A Novel Particle Failure Criterion for Cleavage Fracture Modelling Allowing Measured Brittle Particle Distributions

Most of the existing local approaches for cleavage fracture derive from the assumptions that global failure is a weakest-link event and that only the tail of the size distribution of micro-crack initiating features is significant. This appears to be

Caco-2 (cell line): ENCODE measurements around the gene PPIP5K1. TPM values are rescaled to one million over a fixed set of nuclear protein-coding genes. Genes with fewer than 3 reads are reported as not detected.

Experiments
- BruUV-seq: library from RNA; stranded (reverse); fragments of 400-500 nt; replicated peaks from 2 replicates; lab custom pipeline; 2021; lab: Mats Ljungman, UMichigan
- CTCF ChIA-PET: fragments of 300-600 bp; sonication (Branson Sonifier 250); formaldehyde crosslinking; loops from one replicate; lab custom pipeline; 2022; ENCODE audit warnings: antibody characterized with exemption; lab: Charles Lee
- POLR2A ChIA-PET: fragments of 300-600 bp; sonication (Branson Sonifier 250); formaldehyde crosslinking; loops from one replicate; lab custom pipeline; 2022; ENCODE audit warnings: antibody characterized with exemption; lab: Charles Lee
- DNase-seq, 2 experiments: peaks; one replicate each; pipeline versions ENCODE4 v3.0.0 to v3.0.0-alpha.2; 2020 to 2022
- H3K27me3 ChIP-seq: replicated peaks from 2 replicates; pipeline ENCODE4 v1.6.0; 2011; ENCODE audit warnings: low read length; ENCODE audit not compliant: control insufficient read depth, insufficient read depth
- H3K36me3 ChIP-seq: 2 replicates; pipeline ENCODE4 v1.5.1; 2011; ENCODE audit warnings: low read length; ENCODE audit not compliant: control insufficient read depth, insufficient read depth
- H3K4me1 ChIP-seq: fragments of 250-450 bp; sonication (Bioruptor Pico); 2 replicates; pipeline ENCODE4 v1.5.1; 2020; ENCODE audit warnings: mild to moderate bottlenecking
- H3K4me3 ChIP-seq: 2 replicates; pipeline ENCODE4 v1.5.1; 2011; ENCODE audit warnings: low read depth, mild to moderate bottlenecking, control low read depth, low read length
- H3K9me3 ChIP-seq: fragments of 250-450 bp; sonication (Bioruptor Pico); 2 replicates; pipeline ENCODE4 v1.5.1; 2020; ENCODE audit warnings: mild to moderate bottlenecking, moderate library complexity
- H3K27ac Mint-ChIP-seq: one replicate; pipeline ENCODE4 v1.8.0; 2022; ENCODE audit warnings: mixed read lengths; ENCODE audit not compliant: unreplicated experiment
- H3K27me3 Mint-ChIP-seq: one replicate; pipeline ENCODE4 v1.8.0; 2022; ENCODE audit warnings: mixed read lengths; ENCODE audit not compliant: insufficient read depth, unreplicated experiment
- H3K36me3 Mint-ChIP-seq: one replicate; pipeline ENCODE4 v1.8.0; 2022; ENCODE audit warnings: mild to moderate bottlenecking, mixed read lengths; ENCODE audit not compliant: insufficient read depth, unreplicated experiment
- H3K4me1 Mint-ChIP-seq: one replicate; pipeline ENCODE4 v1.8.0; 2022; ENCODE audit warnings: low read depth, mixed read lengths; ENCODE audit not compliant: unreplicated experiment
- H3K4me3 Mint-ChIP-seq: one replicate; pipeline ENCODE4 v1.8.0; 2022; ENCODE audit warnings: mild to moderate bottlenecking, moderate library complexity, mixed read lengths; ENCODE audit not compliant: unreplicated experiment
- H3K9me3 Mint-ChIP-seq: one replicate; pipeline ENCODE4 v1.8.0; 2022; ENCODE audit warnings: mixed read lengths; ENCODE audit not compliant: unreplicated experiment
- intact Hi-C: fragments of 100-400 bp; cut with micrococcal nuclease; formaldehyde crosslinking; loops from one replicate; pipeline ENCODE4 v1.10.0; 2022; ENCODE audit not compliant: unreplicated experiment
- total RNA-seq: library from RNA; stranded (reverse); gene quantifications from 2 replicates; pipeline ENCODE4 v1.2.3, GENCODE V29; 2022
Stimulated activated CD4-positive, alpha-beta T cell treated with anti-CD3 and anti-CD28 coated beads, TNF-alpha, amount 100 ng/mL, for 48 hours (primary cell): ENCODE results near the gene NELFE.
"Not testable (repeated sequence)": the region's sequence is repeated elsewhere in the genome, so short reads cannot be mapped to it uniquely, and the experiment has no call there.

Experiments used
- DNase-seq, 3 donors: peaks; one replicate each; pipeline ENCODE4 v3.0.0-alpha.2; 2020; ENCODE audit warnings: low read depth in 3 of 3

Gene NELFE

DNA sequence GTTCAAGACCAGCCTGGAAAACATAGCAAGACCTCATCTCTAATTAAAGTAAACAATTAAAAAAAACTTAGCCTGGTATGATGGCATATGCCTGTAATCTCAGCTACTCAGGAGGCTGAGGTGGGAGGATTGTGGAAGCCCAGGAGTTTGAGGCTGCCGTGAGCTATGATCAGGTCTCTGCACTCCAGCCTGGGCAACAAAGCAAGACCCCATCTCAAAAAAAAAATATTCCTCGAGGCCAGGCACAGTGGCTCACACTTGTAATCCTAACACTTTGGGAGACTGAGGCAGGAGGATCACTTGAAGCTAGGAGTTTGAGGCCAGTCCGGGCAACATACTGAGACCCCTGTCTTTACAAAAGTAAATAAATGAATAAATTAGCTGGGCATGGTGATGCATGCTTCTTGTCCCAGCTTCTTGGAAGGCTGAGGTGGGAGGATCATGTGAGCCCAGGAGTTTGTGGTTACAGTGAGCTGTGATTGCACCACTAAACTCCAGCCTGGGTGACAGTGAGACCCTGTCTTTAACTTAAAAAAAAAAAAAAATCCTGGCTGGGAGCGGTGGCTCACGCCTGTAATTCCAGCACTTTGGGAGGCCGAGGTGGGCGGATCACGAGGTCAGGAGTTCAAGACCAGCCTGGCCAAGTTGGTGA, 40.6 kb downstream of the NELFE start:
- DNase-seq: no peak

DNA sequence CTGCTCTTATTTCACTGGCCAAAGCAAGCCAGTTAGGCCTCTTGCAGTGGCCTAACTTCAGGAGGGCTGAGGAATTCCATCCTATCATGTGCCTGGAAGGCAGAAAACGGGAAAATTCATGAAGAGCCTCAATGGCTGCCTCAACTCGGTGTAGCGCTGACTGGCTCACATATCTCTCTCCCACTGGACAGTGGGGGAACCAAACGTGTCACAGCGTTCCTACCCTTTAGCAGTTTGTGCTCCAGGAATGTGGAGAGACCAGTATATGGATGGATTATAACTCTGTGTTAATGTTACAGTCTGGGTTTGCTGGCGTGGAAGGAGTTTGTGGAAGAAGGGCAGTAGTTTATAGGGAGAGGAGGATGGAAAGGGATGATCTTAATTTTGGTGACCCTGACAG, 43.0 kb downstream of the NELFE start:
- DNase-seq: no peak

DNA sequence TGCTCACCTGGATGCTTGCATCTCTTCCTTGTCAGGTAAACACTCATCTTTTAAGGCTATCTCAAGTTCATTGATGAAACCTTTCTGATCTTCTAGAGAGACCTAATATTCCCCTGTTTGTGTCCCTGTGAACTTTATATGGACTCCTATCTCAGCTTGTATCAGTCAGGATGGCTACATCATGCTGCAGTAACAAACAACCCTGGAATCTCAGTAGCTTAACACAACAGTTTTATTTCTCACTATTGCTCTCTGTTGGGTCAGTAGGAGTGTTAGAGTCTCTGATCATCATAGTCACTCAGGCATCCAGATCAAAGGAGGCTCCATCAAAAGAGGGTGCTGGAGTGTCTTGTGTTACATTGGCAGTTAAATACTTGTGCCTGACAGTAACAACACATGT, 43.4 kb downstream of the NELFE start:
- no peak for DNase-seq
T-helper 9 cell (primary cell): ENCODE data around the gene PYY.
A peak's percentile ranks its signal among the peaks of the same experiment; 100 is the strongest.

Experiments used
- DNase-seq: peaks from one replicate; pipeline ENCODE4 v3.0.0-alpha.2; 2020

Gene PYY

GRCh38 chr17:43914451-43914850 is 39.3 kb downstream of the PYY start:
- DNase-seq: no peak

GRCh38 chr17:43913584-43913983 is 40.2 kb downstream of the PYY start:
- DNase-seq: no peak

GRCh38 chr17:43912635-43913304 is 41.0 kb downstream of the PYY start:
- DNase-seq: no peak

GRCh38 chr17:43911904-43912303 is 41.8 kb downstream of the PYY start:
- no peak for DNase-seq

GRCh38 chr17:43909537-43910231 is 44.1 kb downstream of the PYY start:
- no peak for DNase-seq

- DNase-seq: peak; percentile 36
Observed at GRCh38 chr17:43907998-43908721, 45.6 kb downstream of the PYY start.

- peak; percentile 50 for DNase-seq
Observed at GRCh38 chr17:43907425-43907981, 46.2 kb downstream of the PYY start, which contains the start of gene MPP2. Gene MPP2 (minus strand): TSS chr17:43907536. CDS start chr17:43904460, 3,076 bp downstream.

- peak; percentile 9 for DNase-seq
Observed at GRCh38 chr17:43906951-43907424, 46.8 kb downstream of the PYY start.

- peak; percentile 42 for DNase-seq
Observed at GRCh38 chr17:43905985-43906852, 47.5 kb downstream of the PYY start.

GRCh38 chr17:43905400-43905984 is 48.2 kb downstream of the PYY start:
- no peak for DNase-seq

of 18
All materials on our website are shared by users. If you have any questions about copyright issues, please report us to resolve them. We are always happy to assist you.
Related Documents